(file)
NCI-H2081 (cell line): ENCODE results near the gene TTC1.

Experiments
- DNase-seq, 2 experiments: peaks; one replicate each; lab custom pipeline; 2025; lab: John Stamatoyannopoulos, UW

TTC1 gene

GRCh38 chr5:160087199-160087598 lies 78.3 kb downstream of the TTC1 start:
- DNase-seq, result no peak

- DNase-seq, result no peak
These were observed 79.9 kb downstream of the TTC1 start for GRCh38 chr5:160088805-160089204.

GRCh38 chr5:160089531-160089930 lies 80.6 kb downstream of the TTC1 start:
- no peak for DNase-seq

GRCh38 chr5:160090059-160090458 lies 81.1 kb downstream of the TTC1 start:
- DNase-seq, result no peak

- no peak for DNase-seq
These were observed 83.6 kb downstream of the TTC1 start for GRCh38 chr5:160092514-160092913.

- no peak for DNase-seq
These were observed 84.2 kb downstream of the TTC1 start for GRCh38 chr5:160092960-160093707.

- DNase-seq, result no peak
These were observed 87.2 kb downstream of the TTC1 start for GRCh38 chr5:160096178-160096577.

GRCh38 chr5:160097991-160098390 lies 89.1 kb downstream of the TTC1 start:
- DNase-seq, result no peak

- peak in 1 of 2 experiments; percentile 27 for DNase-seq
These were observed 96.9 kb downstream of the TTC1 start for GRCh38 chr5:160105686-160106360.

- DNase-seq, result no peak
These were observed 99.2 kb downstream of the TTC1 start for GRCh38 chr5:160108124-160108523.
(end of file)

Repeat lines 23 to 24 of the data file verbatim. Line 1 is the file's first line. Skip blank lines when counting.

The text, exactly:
- DNase-seq, result no peak
These were observed 99.2 kb downstream of the TTC1 start for GRCh38 chr5:160108124-160108523.